Make Your Chapter’s Mentorship Program a Hit

Make Your Chapter’s Mentorship Program a Hit

If your chapter struggles with implementing a mentorship program, give it appeal and make it a success.

Over the years, I’ve watched chapters (including my own) struggle to launch a successful mentorship program. The last time my chapter attempted to pair mentors and mentees, we received over 70 mentee applications and — wait for it — three mentor applications. This boggled my mind because I know many seasoned members who are very willing to help guide new coders. I asked questions and learned that many members were reluctant to formalize their role as a mentor; most feared they wouldn’t have the time required. I reflected on conversations with my colleagues and my own mentor/mentee experiences and came up with the following recommendations.

Define “Mentorship”

One of the frustrations voiced by seasoned members was that many mentees didn’t understand the role of a mentor and thought this person was either: (A) there to find them a job, or (B) their personal Google for all things coding and billing related. To overcome this misconception, define what a “mentor” is with your mentees.

Merriam-Webster defines a mentor as “a trusted counselor or guide.” A mentor merely provides advice and guidance based on experience. It’s up to the mentee to do their own work. Both parties must understand and agree to these terms to ensure a successful mentorship.

I had an amazing mentor early on in my career. Although I never referred to this person as my mentor at that time, nor did I formalize mentorship, this person challenged me by:

  • Encouraging me to think through things thoroughly;
  • Questioning many of my initial conclusions; and
  • Pushing me to ask questions and keep learning.

Establish Boundaries

Sometimes mentees expect instant gratification and do not respect all the other commitments a mentor may have. I know of one mentor who frequently traveled cross country for work. Her mentee would leave her as many as 20 messages while she was in flight, expressing frustration that her first message had not been answered. The mentor reminded her mentee of their first conversation, which included a discussion about her schedule and how often she travels, along with a request that she be given 12-24 hours to respond to all messages. The mentee apologized, but then did the same thing the following week. The mentor quickly changed the way they communicated to reinforce boundaries.

Boundaries are essential to set expectations for all parties involved. If you are involved in a formalized mentor/mentee relationship, be sure to agree upon these basic principles:

Goals – What you are hoping to accomplish? What type of advice/guidance is being sought?

Schedules – When is a good time for your discussions? What other obligatory commitments do you both have that will affect your mentoring time?

Outside influences – Do you have family, friends, and other social commitments? Are you involved in other organizations (e.g., local chapter, church) that require your time? Mutual respect is a must.

Communication structure – Will you meet in person? Will you communicate via email? How frequently will you meet or communicate? Will the mentee compile their questions ahead of time and meet with or email the mentor once a week? Come to an agreement and abide by it.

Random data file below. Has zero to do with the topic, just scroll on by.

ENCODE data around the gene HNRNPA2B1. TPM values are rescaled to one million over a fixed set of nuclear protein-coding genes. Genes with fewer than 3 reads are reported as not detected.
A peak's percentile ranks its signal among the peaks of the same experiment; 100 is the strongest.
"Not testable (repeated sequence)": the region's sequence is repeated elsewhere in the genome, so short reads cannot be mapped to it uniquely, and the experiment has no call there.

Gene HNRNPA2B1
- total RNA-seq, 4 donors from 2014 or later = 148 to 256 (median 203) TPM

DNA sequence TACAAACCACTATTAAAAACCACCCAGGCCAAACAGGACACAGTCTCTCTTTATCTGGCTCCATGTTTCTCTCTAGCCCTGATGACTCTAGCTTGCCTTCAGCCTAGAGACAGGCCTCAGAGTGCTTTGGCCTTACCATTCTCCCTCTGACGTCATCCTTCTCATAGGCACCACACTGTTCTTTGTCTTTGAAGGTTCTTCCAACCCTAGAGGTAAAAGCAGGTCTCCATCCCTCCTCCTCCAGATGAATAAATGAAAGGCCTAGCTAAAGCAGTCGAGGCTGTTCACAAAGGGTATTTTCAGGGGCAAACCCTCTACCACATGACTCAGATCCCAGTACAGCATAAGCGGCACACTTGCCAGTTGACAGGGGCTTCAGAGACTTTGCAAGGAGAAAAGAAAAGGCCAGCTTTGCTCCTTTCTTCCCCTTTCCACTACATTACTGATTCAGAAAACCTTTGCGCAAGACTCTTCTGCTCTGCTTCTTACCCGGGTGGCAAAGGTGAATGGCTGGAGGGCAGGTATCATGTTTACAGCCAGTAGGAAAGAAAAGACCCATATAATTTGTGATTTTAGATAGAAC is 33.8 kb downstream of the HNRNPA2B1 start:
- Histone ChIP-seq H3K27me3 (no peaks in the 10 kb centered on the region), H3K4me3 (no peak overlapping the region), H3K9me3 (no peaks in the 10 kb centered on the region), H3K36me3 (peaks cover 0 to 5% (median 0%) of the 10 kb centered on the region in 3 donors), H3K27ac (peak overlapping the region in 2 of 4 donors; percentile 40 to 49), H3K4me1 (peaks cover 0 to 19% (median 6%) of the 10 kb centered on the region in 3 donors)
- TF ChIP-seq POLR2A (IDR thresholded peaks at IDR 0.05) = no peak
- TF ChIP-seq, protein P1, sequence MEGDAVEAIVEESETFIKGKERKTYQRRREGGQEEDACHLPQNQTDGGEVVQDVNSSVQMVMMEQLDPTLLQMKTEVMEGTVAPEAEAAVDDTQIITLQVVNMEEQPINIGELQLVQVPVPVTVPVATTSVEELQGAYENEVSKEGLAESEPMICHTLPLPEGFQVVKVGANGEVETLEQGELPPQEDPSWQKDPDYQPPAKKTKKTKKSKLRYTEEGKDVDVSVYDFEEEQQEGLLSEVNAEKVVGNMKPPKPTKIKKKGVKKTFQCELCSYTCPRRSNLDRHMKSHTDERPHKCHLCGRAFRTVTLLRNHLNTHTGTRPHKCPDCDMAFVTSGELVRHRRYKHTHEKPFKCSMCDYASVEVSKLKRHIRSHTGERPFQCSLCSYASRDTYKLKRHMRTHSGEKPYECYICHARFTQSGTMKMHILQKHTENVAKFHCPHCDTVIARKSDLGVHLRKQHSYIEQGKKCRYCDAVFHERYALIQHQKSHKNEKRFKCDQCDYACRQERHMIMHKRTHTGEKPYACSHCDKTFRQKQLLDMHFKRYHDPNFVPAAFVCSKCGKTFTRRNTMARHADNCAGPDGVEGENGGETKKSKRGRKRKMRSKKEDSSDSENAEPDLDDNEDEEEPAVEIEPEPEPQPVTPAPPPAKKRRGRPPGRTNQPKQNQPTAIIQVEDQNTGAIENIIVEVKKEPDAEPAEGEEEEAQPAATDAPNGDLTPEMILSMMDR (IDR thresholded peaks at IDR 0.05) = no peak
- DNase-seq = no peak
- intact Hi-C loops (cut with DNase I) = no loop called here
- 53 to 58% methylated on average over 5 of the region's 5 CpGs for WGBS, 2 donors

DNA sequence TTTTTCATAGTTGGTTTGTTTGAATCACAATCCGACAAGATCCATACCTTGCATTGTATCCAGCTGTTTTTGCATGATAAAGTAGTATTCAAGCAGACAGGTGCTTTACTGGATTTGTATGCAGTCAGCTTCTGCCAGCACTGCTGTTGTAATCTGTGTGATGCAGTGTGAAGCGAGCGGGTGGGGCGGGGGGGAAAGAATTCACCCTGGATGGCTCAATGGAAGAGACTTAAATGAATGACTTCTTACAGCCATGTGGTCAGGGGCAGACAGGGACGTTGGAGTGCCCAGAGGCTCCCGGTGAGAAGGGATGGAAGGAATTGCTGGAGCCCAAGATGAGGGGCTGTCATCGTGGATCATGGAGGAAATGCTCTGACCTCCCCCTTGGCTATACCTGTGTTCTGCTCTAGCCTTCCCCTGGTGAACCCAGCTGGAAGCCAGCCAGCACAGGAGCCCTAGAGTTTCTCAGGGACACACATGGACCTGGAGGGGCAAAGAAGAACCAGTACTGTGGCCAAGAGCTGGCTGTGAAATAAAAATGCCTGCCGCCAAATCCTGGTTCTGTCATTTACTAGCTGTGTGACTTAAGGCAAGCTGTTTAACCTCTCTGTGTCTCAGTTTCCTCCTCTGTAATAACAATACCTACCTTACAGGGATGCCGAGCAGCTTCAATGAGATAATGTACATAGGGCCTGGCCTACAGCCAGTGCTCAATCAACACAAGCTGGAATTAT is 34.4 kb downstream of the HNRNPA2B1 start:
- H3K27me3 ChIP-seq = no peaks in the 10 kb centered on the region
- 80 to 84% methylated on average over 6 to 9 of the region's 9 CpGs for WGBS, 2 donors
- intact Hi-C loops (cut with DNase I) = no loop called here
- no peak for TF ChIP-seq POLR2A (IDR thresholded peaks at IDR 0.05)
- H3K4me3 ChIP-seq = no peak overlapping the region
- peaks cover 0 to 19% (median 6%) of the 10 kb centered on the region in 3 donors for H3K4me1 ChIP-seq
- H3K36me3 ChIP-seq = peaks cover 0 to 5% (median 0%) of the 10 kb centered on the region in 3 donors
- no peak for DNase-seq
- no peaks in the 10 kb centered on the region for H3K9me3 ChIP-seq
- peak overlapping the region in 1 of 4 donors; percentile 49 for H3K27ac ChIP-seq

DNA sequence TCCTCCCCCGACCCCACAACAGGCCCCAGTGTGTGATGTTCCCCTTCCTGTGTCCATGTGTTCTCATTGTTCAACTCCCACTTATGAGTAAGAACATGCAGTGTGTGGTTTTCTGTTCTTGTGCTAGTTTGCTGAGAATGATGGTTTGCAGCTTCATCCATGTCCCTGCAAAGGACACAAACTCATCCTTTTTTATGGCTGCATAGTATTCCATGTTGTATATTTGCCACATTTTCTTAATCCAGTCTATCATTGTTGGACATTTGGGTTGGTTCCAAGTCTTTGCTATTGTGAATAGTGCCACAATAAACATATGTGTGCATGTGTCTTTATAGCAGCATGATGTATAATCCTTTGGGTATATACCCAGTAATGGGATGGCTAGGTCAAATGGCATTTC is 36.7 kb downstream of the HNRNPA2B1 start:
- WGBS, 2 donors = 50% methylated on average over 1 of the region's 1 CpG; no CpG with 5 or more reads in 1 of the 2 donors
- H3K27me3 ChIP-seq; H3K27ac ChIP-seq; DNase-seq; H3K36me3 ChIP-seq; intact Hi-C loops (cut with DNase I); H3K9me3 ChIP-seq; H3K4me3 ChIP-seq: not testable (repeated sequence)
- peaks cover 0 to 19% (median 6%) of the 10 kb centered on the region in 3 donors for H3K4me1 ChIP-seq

Expectations – Is the mentee expected to research questions they have prior to meeting with the mentor (highly recommended)? If the mentee leaves a message for the mentor, what’s an acceptable amount of time for the mentor to respond before the mentee follows up?

Consider Group Mentorship

Some groups have implemented what I call group mentorship, where a few seasoned individuals agree to provide guidance and counsel to a small group of members. These are usually specialty- or goal-based groups. If this is something you are considering, have the same discussion with mentees about boundaries. Mentors should also establish clear boundaries and expectations with each other to ensure the workload is divided equally. Communication is essential in this type of arrangement.

Make a Lasting Impression

A mentorship can enhance the careers of both the mentor and mentee in ways you couldn’t imagine — it has mine! I encourage you to seek out a mentor at any point in your career; and as you gain skills and experience, do a good turn and be a mentor.

Chandra Stephenson

Chandra Stephenson

Chandra Stephenson, CPC, CDEO, CIC, COC, CPB, CPCO, CPMA, CPPM, CRC, CCS, CPC-I, CANPC, CCC, CEMC, CFPC, CGSC, CIMC, COBGC, COSC, is an independent consultant and an AAPC Fellow. She started out in healthcare over 14 years ago and has worked in various settings, including a centralized billing office, a family practice office, a cardiology office, and a local technical college as a billing and coding instructor. Stephenson has worked as a coding and compliance auditor and enjoys auditing, researching coding and compliance issues, developing coding tools, and providing practitioner education. She is a member of the Indianapolis, Ind., local chapter.
Chandra Stephenson

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Chandra Stephenson, CPC, CDEO, CIC, COC, CPB, CPCO, CPMA, CPPM, CRC, CCS, CPC-I, CANPC, CCC, CEMC, CFPC, CGSC, CIMC, COBGC, COSC, is an independent consultant and an AAPC Fellow. She started out in healthcare over 14 years ago and has worked in various settings, including a centralized billing office, a family practice office, a cardiology office, and a local technical college as a billing and coding instructor. Stephenson has worked as a coding and compliance auditor and enjoys auditing, researching coding and compliance issues, developing coding tools, and providing practitioner education. She is a member of the Indianapolis, Ind., local chapter.

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